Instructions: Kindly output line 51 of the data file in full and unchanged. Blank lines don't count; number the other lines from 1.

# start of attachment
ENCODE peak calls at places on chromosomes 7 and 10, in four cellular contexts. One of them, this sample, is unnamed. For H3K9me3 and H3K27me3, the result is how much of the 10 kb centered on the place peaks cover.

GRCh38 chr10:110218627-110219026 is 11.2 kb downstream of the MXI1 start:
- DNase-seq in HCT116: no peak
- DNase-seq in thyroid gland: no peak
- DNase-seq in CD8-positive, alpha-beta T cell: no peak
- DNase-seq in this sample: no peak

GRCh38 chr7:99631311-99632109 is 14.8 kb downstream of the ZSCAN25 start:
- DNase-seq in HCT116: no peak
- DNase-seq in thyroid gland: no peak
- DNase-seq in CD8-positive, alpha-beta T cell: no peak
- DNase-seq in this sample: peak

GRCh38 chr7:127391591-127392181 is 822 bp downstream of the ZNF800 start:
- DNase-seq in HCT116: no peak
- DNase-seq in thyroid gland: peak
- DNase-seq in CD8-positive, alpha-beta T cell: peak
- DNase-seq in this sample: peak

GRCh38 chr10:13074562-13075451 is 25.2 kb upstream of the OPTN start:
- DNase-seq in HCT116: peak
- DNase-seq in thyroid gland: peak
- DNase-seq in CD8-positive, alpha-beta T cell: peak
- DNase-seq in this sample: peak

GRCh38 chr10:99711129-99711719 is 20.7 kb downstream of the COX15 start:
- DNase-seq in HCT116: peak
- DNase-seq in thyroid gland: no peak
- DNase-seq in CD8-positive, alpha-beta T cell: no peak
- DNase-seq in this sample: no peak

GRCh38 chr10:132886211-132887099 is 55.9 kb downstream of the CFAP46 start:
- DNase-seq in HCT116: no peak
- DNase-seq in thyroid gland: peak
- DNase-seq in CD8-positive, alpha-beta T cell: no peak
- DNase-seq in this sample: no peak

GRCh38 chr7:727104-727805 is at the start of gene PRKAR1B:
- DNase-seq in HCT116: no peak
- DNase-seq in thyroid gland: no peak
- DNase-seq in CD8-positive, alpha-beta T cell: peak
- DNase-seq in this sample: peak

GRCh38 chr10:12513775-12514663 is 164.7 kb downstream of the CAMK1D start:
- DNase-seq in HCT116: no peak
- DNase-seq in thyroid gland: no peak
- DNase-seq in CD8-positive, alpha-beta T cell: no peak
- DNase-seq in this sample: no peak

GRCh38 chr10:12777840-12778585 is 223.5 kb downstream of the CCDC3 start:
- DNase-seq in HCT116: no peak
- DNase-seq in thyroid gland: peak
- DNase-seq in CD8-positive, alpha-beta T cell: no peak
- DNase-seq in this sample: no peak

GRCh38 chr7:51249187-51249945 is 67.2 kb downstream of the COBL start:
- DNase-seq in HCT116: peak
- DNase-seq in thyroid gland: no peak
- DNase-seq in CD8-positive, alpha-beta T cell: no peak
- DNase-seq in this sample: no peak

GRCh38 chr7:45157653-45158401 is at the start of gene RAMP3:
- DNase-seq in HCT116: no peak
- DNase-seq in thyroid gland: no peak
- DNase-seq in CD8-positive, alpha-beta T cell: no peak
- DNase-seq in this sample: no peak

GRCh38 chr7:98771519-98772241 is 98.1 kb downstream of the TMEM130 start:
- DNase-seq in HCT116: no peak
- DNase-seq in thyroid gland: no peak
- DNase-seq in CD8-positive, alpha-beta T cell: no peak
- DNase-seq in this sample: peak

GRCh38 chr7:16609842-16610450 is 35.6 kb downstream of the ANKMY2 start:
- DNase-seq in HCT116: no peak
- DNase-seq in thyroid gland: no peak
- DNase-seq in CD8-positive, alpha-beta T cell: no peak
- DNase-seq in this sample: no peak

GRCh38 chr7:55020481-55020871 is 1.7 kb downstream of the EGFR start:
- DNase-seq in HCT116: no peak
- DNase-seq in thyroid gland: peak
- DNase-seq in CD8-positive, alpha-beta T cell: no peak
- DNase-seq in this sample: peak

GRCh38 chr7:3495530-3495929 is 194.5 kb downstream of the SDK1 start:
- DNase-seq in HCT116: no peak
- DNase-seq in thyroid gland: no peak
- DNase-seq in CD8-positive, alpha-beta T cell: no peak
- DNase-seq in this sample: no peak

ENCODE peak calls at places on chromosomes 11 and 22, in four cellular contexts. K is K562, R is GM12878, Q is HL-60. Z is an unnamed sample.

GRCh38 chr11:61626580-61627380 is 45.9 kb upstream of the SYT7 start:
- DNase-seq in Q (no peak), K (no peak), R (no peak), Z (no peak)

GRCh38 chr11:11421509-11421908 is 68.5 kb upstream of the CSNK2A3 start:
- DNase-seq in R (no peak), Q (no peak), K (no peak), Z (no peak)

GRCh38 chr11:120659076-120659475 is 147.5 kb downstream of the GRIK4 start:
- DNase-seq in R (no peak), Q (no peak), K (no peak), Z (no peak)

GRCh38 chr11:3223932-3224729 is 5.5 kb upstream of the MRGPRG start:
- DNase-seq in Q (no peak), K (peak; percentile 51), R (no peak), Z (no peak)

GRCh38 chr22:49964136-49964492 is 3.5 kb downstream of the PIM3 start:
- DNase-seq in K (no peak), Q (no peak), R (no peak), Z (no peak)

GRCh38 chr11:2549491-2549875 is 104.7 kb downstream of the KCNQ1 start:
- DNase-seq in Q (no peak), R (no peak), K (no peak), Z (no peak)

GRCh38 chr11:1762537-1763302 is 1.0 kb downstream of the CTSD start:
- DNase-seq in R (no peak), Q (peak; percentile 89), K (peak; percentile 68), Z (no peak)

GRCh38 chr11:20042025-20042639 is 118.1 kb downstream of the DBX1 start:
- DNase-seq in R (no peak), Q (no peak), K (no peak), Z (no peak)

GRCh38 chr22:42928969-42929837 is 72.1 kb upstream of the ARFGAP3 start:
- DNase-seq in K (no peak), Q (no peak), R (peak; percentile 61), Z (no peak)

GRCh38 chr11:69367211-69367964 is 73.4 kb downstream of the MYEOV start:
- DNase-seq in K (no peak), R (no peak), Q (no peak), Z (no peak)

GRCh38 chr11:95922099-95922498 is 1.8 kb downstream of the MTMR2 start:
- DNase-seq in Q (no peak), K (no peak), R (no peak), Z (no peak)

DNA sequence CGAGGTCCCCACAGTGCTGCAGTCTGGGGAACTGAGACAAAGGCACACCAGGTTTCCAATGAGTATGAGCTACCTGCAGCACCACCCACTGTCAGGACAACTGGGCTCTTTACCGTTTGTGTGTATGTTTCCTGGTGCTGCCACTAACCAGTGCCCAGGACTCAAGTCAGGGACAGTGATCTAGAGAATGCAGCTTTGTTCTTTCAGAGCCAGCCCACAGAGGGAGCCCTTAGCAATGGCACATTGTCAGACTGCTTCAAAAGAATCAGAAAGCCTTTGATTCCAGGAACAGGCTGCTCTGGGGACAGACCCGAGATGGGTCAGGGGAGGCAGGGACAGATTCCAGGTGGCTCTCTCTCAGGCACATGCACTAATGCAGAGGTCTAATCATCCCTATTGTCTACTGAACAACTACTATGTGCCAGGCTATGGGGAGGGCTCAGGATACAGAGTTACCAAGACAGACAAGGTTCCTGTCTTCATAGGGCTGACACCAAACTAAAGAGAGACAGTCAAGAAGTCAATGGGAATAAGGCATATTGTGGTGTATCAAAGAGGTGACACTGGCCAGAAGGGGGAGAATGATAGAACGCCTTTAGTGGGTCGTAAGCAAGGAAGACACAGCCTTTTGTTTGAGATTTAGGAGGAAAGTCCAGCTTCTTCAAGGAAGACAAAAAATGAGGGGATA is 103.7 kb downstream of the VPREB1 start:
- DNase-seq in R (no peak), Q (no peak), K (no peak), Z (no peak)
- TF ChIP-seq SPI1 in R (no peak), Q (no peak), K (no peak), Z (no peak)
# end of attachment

- DNase-seq in this sample: no peak